Ching-Yao Fong

Headshot of Ching-yao Fong

Distinguished Professor

One Shields Avenue
Physics Department
Davis, CA 95616

Office: 403 Physics Building
Phone: +1 (530) 601-8733
Fax: +1 (530)752-4717
Email: cyfong@ucdavis.edu

Personal Website: http://fong.physics.ucdavis.edu

Research Interests:

My research interests focus primarily on the design of new spintronic materials using first-principles algorithms based on density functional theory which is supported by National Science Foundation. In particular, materials exhibit half metallic properties. A half metal shows metallic properties in one of the electronic spin channels and semiconducting behaviors in the oppositely oriented spin channel. The feature is that the current of a half metal is 100% spin polarized. They can be utilized for information storage and transmission. To use the designed materials for device applications, it is necessary to do the following: (1) Checking the stability. This is done by calculating the properties of the phonon dispersions. (2) Determining the correct energy gap in the semiconducting channel by carrying out the so-called GW calculations and taking care of the different screening due to the presence of the metallic channel. Therefore, to design such materials, one should have (i) the basic understanding of quantum mechanics for electrons, phonons, magnons and many-body physics, and (ii) good physical intuitions about how electrons and their spin moments and ions interact including many-body effects. This is exemplified in my two co-authored books, “Half-metallic materials and their properties” published in 2013 and “Recent progress in silicon-based spintronic materials” published in 2015. They describe many experimental and theoretical methods using physical pictures for helping to build physical intuitions.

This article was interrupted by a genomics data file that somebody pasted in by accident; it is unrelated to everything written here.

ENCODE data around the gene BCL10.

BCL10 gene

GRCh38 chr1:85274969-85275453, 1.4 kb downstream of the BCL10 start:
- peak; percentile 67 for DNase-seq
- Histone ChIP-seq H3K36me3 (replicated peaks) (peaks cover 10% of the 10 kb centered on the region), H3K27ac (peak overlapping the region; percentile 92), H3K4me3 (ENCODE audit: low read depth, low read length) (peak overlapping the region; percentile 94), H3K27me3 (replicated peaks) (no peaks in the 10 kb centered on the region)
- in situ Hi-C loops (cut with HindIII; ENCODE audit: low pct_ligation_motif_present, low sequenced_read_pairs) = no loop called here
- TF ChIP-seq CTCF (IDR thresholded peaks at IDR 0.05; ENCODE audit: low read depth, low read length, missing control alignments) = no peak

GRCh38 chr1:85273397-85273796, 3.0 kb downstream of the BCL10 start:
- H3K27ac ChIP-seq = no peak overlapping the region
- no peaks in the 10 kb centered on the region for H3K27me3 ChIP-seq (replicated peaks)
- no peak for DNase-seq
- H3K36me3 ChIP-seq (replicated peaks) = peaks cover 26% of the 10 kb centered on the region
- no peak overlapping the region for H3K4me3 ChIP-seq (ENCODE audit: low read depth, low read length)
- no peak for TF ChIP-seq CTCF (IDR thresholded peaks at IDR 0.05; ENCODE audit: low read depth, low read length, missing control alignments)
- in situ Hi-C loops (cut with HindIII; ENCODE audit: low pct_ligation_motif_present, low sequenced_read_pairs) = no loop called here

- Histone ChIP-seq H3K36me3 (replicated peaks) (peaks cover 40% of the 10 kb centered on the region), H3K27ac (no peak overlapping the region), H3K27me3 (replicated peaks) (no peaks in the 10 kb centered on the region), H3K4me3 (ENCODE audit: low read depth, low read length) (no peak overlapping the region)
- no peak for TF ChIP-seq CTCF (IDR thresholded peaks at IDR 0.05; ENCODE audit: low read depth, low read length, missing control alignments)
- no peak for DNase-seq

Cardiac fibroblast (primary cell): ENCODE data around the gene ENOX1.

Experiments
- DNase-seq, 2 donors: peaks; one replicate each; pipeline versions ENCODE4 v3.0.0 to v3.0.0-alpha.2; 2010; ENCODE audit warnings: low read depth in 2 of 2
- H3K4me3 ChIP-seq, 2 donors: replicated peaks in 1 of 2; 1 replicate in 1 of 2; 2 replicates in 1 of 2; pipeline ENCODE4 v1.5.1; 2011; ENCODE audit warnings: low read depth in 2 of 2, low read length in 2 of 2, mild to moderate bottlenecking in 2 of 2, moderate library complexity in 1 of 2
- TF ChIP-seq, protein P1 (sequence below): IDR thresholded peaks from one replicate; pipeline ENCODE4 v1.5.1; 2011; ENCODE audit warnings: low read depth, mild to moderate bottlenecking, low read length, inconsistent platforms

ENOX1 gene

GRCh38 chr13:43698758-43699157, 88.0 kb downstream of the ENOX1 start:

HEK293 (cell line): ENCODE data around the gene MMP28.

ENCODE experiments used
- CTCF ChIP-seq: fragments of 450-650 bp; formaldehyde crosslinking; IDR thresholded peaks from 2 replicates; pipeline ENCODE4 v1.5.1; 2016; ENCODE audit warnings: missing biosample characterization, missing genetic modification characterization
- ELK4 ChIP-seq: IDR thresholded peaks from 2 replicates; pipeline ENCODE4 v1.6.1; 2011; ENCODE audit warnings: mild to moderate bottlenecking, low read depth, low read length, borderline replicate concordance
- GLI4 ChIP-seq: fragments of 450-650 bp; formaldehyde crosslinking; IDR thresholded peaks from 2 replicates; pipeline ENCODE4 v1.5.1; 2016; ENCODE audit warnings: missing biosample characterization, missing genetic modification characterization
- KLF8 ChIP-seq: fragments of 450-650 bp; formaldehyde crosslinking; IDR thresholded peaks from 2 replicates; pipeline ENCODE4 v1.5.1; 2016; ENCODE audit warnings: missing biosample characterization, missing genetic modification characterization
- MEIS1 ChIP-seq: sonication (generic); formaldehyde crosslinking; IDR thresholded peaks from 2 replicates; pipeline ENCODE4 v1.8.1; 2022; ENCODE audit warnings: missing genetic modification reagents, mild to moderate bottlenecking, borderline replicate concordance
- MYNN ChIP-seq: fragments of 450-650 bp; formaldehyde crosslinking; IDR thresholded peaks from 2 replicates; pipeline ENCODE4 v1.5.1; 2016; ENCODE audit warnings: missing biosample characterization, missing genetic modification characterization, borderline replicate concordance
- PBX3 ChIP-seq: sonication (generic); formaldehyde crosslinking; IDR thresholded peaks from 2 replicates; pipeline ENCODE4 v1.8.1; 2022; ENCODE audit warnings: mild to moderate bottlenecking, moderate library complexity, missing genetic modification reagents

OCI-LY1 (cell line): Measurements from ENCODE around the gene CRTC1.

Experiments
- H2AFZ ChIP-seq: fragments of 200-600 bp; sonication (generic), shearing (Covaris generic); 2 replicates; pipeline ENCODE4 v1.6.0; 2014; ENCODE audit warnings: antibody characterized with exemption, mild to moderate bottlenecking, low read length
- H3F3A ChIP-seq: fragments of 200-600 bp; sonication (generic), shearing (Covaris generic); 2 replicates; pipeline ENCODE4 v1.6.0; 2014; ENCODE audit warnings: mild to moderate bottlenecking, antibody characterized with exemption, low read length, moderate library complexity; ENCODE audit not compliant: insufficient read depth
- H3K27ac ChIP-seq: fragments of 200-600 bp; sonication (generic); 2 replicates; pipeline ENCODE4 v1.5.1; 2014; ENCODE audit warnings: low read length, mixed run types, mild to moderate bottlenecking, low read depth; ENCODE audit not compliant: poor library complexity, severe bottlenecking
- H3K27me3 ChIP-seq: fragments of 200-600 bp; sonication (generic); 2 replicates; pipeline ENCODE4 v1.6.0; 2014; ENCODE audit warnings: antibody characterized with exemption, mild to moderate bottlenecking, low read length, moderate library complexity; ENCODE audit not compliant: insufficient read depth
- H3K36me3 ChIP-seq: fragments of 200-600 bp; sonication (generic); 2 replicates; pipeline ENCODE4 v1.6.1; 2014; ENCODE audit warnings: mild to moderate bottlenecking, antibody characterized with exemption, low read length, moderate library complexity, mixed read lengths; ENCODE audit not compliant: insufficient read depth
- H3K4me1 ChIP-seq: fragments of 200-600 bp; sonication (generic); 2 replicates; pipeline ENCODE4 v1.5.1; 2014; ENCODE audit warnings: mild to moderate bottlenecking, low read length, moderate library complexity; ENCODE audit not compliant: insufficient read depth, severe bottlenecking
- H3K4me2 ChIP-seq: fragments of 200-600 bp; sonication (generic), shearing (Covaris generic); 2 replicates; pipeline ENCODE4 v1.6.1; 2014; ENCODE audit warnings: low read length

Other projects involve calculations (a) to understand how edge states are developed in topological insulators, (b) to investigate adsorptions (for solar energy applications) and collective motions of ad-atoms on semiconducting surfaces. These projects are the collaborations with Professors X. D. Zhu, D. Yu and S. Chiang.

Research Areas

Career History

  • Ph.D., University of California, Berkeley, 1968
  • Assistant Professor, University of California, Davis, 1969-1974
  • Associate Professor, University of California, Davis, 1974-1978
  • Professor, University of California, Davis, 1978-2005
  • Distinguished Professor, University of California, Davis, 2005-Present

Honors

  • Distinguished Scientist, Chinese Academy of Sciences, 2008 - 2012
  • Distinguished Lecturer, Nanotechnology Center, Bilkent University, Turkey, 2011
  • Member, Editoral Board for the "International Journal Computational Science", 2007 - present
  • Selected Outstanding Referee by American Physical Society, 2008
  • Elected Fellow of the British Institute of Physics, 1999
  • Member, Editorial Board for Journal of Applied Physics and Applied Physics Letters, 1995-97
  • Elected Fellow of the American Physical Society, 1995
  • Member, Editorial Board for the Journal "Modelling and Simulation in Materials Science and Engineering", 1992- 2011
  • IBM Summer Faculty Fellow, 1989
  • NASA-ASEE Summer Faculty Fellowship, 1978, 1977
  • NASA-ASEE Summer Faculty Fellowship, 1978, 1977
  • NASA-ASEE Summer Faculty Fellowship, 1978, 1977
  • Gordon-McKay Fellowship, 1962-63